LRCCS Noon Lecture Series: On the Peripheries of Print Culture: Notebooks (biji) in Eleventh-Century China
Although it is difficult to identify a distinct moment in the Chinese past when printing technology caused a radical change in the production or the transfer of knowledge, it is evident that during the eleventh century the availability of printed texts transformed practices of reading and writing, and allowed the creation of virtual communities of learning. Notebooks (biji) of this period not only record new practices of reading and writing, but they contribute to those practices by offering a convenient form for the recording of new kinds of knowledge, and by assisting in the creation of categories of knowledge (e.g., connoisseurship of commodities), some of which subsequently become the subject of separate literary genres.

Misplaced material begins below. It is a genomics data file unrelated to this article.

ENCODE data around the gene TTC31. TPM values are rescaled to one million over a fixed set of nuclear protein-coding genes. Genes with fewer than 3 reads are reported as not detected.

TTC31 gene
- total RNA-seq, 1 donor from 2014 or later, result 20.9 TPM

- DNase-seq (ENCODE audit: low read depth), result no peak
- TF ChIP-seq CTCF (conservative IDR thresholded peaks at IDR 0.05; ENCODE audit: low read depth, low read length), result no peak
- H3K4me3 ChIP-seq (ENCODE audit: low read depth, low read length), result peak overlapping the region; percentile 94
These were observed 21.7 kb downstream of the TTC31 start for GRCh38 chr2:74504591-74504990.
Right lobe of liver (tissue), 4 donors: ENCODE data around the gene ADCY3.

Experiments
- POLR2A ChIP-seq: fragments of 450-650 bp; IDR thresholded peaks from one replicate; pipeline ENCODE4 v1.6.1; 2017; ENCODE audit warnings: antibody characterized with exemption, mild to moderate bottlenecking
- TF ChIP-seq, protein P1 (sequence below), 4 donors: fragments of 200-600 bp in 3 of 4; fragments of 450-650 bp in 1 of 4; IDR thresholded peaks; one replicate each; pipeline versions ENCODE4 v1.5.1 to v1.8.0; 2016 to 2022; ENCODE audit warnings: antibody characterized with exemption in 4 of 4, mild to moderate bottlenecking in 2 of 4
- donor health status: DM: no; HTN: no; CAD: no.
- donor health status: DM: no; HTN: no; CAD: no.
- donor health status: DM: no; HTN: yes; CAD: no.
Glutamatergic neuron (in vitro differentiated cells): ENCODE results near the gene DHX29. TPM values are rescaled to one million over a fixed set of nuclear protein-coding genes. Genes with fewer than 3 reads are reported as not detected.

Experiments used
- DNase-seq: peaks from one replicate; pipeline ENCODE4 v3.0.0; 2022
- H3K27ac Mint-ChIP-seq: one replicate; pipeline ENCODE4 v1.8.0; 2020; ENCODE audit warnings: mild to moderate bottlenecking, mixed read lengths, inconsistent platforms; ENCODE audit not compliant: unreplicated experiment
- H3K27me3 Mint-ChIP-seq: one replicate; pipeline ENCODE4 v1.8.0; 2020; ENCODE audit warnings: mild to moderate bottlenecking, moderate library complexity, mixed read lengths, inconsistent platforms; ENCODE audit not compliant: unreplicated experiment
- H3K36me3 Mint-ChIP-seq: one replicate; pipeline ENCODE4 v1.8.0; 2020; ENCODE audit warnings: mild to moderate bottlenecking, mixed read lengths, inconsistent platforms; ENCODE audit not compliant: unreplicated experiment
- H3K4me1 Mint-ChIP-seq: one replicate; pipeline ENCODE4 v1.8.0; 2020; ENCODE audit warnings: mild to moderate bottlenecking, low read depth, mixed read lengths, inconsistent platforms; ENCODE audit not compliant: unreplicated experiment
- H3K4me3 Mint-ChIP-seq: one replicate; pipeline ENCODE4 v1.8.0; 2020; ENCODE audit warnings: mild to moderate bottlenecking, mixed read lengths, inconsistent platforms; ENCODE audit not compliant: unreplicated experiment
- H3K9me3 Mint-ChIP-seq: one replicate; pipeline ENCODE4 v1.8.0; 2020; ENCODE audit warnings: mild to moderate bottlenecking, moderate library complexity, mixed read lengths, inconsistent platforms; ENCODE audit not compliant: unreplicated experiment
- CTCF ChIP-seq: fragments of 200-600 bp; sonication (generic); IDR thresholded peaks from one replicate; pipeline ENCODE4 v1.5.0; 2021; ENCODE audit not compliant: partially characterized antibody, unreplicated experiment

Christian de Pee [duh PAY] is an Associate Professor of History at the University of Michigan. He received his Ph.D. from Columbia University in 1997. His first book, The Writing of Weddings in Middle-Period China, was published by the State University of New York Press in 2007. His current research examines when, where, and why the city and the cityscape became acceptable topics of literary composition in eleventh-century China. Today’s talk about notebooks (biji) is part of this broad reflection on semiotic relationships between text and space.